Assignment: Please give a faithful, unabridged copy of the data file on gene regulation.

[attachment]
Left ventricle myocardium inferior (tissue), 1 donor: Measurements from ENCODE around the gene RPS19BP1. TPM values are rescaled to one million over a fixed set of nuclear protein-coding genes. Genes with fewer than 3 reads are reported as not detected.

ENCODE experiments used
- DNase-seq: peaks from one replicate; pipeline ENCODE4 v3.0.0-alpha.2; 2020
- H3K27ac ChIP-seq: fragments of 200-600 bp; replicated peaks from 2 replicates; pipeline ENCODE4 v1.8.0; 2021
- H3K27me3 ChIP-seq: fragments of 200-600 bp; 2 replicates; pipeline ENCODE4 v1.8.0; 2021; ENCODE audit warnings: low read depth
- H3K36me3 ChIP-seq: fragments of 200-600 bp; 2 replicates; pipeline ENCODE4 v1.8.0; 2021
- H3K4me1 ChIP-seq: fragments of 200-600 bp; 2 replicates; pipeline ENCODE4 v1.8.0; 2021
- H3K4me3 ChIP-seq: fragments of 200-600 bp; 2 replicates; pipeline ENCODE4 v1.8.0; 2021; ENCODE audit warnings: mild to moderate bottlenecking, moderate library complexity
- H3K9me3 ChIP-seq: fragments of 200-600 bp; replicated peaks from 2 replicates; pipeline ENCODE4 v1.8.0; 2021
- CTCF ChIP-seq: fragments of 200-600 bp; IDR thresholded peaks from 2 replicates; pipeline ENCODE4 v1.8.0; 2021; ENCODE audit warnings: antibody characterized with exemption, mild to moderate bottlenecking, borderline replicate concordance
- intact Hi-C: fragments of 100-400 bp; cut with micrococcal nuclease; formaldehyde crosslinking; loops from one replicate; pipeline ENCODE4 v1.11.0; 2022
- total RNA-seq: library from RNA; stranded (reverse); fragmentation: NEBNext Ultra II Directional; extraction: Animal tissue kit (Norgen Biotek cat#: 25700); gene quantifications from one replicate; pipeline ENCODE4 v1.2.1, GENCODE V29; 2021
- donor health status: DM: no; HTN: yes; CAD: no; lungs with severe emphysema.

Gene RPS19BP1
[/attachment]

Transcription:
Left ventricle myocardium inferior (tissue), 1 donor: Measurements from ENCODE around the gene RPS19BP1. TPM values are rescaled to one million over a fixed set of nuclear protein-coding genes. Genes with fewer than 3 reads are reported as not detected.

ENCODE experiments used
- DNase-seq: peaks from one replicate; pipeline ENCODE4 v3.0.0-alpha.2; 2020
- H3K27ac ChIP-seq: fragments of 200-600 bp; replicated peaks from 2 replicates; pipeline ENCODE4 v1.8.0; 2021
- H3K27me3 ChIP-seq: fragments of 200-600 bp; 2 replicates; pipeline ENCODE4 v1.8.0; 2021; ENCODE audit warnings: low read depth
- H3K36me3 ChIP-seq: fragments of 200-600 bp; 2 replicates; pipeline ENCODE4 v1.8.0; 2021
- H3K4me1 ChIP-seq: fragments of 200-600 bp; 2 replicates; pipeline ENCODE4 v1.8.0; 2021
- H3K4me3 ChIP-seq: fragments of 200-600 bp; 2 replicates; pipeline ENCODE4 v1.8.0; 2021; ENCODE audit warnings: mild to moderate bottlenecking, moderate library complexity
- H3K9me3 ChIP-seq: fragments of 200-600 bp; replicated peaks from 2 replicates; pipeline ENCODE4 v1.8.0; 2021
- CTCF ChIP-seq: fragments of 200-600 bp; IDR thresholded peaks from 2 replicates; pipeline ENCODE4 v1.8.0; 2021; ENCODE audit warnings: antibody characterized with exemption, mild to moderate bottlenecking, borderline replicate concordance
- intact Hi-C: fragments of 100-400 bp; cut with micrococcal nuclease; formaldehyde crosslinking; loops from one replicate; pipeline ENCODE4 v1.11.0; 2022
- total RNA-seq: library from RNA; stranded (reverse); fragmentation: NEBNext Ultra II Directional; extraction: Animal tissue kit (Norgen Biotek cat#: 25700); gene quantifications from one replicate; pipeline ENCODE4 v1.2.1, GENCODE V29; 2021
- donor health status: DM: no; HTN: yes; CAD: no; lungs with severe emphysema.

Gene RPS19BP1